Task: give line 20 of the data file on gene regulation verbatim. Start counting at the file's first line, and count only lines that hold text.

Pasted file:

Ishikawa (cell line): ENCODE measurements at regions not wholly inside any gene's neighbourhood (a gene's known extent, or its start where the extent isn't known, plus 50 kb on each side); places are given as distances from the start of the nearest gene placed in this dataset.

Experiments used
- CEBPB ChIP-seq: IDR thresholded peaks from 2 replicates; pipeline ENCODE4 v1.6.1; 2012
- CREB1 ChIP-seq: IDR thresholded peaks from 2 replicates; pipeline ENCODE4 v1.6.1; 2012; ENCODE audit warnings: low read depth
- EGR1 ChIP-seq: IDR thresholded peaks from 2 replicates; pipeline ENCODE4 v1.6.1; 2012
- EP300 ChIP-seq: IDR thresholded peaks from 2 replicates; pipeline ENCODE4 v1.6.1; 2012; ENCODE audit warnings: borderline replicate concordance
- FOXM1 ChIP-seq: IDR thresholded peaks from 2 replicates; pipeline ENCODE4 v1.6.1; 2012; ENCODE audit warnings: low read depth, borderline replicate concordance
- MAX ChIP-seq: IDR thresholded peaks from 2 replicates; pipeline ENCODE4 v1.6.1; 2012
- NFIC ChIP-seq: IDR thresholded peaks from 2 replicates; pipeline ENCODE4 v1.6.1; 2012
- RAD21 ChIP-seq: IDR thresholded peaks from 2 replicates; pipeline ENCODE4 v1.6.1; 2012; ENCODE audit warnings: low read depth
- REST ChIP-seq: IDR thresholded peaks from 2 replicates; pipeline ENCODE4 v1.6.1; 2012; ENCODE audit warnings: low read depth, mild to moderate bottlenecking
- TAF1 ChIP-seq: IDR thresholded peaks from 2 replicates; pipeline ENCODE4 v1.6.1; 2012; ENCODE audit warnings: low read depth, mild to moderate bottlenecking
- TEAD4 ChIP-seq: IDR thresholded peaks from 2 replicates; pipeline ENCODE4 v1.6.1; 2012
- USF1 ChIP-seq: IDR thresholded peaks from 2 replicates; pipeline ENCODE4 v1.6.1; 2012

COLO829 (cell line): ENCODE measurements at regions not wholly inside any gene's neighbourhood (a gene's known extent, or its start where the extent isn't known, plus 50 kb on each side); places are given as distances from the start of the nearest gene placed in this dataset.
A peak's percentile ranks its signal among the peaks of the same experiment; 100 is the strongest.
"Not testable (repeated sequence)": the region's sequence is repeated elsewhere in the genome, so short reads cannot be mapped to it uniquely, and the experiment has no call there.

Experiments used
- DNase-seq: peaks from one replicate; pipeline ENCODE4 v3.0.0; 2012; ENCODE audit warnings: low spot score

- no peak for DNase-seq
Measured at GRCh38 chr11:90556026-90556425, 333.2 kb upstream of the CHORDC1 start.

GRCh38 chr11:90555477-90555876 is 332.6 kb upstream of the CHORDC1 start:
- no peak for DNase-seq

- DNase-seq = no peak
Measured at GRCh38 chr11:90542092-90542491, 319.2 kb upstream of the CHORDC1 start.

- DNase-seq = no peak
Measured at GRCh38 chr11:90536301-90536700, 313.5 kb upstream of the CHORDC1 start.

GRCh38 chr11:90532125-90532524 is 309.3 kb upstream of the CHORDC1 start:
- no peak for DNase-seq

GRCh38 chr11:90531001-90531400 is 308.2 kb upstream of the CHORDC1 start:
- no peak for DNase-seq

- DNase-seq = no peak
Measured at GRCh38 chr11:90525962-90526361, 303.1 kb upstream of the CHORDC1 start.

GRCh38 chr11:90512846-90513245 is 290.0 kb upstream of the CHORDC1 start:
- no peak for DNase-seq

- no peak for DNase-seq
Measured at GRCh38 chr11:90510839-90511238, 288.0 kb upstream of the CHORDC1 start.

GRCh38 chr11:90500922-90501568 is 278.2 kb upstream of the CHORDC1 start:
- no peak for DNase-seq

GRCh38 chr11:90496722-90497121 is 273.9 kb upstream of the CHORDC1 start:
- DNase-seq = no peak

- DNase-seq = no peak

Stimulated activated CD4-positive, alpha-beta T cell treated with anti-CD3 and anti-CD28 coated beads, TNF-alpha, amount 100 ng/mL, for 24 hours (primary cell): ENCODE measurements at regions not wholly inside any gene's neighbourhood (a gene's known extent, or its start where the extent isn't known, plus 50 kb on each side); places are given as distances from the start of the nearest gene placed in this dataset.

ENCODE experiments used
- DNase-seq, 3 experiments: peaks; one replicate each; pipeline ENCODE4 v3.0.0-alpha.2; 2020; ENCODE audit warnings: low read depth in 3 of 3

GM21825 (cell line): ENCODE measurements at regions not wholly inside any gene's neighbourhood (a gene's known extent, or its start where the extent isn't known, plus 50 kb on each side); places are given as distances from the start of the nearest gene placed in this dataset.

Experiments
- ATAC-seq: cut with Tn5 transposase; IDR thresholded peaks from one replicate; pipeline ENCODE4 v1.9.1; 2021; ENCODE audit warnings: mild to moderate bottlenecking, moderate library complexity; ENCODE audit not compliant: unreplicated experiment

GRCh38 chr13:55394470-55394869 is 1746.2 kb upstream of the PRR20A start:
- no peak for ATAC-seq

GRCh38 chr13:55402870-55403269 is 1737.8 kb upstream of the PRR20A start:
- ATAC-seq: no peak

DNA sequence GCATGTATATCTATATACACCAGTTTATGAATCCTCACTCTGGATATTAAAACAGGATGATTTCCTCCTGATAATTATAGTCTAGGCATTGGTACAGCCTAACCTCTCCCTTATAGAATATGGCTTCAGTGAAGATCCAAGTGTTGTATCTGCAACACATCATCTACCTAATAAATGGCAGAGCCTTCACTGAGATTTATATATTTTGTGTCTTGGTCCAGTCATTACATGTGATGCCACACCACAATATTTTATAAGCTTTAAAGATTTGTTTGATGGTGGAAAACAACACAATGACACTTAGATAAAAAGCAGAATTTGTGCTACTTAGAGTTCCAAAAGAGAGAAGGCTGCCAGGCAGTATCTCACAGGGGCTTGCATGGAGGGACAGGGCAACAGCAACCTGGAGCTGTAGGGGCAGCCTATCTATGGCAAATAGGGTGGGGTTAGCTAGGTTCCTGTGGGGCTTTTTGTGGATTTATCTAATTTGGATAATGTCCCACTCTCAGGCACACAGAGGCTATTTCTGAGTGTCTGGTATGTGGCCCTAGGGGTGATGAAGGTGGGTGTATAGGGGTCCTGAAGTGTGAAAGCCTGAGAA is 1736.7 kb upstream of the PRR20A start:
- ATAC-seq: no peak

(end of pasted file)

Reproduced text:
- no peak for DNase-seq